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finish for pine wood

Posted by thisuserisme (My Page) on
Thu, Jun 2, 11 at 16:58

I purchased a pine bunk bed from IKEA. It is unfinished wood. I've read about how difficult pine can be to stain and i really don't want to paint it. Can I just put a varnish or lacquer on it? I really don't know which is better, what ingredient (shellac, varnish, poly???). Please make suggestions including brands if possible.

Also, should I apply multiple coats? Lastly, should I assemble the furniture and then put on the finish or finish each piece prior to assembling? Thank you!

Follow-Up Postings:

RE: finish for pine wood

Certainly, there is no rule that says you cannot leave any wood "natural," that is, without stain. Pine will develop a nice patina over time.

I like the look of shellac on pine. It brings out a lot of chatoyance (luster). It's a fine finish on its own, but most bunk beds are for children and see "extreme use." So you may want to apply a varnish top coat. (Poly[urethane] is just one type of varnish).

You can apply any varnish over a dewaxed shellac base coat (such as Zinsser's SealCoat or Bullseye _Aerosol_). You can apply non-poly varnishes over dewaxed or waxed shellac (Bullseye in a can). If you mix your own from flakes, it will say dewaxed if it is.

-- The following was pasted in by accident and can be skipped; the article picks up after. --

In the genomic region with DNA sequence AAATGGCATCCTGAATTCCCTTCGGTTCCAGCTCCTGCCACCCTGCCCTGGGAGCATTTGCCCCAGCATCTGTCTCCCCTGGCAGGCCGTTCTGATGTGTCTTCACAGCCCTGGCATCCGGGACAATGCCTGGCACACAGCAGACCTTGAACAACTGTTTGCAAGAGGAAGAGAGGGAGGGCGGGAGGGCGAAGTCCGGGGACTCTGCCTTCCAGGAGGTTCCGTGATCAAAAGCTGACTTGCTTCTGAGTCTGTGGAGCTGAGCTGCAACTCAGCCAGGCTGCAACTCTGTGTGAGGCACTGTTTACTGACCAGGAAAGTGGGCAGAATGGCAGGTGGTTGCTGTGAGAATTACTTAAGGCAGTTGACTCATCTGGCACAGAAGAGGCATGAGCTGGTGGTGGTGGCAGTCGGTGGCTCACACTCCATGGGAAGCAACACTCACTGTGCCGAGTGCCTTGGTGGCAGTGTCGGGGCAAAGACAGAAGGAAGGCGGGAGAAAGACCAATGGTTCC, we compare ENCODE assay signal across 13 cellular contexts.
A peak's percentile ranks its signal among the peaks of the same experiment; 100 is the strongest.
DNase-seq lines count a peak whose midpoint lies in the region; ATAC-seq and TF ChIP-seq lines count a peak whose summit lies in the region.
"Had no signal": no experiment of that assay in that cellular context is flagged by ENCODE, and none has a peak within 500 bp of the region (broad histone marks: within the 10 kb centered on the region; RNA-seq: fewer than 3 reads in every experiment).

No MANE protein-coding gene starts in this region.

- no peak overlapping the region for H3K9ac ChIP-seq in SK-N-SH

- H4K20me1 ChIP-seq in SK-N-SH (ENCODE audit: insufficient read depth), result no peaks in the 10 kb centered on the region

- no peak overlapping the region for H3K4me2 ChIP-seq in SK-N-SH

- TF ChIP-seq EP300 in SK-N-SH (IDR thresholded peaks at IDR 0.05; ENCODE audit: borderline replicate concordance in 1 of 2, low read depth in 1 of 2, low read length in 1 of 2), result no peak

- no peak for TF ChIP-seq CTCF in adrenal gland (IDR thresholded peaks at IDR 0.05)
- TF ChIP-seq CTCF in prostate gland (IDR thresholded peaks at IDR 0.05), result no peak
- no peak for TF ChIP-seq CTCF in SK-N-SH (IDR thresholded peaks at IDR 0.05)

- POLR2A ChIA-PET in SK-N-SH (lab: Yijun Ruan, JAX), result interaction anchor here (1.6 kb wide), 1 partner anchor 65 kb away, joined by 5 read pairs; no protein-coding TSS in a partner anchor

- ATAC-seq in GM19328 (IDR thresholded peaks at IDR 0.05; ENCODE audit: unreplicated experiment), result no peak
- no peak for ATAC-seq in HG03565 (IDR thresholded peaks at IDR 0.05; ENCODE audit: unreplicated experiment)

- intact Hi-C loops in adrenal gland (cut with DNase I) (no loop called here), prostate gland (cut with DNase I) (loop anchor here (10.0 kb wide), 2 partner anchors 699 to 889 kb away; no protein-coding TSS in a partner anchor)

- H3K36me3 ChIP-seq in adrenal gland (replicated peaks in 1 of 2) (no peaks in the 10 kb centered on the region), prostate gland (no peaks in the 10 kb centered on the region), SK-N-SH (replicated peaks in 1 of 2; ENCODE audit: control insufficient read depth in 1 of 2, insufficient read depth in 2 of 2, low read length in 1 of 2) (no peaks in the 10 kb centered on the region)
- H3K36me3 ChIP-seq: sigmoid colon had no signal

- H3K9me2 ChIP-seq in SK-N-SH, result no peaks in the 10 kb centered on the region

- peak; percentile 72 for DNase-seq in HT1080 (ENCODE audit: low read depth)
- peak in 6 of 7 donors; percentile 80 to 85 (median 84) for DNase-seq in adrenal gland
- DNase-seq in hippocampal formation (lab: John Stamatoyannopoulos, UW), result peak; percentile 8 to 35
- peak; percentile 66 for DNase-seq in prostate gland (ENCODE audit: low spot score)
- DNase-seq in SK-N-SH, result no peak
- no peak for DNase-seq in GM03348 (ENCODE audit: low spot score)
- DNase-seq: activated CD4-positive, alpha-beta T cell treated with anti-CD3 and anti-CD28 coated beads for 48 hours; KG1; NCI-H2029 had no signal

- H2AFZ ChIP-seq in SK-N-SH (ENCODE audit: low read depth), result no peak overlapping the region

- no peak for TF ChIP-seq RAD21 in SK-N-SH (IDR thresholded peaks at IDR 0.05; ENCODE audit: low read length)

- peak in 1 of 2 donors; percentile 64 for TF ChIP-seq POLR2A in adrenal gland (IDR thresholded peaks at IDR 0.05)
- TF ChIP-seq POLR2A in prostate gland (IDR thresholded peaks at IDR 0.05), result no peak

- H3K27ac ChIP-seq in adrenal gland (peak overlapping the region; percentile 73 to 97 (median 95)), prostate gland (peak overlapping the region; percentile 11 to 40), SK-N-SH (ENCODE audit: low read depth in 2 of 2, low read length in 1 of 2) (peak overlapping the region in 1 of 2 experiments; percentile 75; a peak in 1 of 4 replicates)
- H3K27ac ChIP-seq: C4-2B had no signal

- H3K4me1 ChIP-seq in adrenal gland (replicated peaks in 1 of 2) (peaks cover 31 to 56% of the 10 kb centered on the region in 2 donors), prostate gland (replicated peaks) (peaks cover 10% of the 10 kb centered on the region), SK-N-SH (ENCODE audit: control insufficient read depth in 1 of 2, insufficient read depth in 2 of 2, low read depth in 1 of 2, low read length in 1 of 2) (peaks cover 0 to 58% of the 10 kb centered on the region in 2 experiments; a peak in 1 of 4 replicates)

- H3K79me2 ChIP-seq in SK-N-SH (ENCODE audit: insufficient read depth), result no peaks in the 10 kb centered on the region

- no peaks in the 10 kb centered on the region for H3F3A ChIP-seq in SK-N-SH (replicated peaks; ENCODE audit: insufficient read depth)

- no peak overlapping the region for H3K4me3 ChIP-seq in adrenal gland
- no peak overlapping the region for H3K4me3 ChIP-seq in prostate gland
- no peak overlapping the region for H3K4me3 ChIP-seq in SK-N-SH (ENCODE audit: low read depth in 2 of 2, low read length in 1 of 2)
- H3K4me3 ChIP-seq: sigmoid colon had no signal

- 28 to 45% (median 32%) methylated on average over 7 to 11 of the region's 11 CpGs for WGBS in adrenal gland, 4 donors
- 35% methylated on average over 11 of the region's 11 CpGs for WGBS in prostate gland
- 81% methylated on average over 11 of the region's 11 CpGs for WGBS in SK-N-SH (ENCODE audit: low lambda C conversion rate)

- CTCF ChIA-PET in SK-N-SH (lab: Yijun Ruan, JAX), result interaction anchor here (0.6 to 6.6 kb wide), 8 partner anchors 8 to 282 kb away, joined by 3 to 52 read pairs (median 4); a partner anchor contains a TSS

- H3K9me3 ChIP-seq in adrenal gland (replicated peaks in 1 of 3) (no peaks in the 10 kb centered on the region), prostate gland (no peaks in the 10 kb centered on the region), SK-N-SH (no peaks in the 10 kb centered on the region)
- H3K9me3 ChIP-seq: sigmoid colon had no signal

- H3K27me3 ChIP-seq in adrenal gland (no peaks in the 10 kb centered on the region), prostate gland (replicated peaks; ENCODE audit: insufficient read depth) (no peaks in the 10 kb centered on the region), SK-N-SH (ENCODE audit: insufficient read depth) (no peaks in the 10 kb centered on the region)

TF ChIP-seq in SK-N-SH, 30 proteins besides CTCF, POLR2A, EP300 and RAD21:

Yes, you should apply multiple coats, whatever your finish choice. The first coat, when properly done, will largely be absorbed into the wood surface. More light coats work better than heavy coats. Too heavy coats is one of the most common flaws in varnishing (or shellacking). You end up with brush marks, runs (curtains), puddles, and that "plastic look."

The rule is, "Apply as little as possible to ensure complete coverage." For a typical table or desk top, I'll typically use about 1/4 cup of finish per coat, as a point of reference.

Finishing before assembly is fine. It is sometimes easier to reach the tight spots, reduces the number of concave corners, and makes keeping a wet edge easier. The only problem is if there are joints that need to fit together and/or be glued. Glue will not stick well to a finished surface. Either mask them off or go ahead with the assembly first. IF there is KD hardware, you should be fine.

RE: finish for pine wood

I would suggest a polyurethane. You can stain pine, but first you need to use wood conditioner so the stain absorbs more evenly. Ask at a good paint store.

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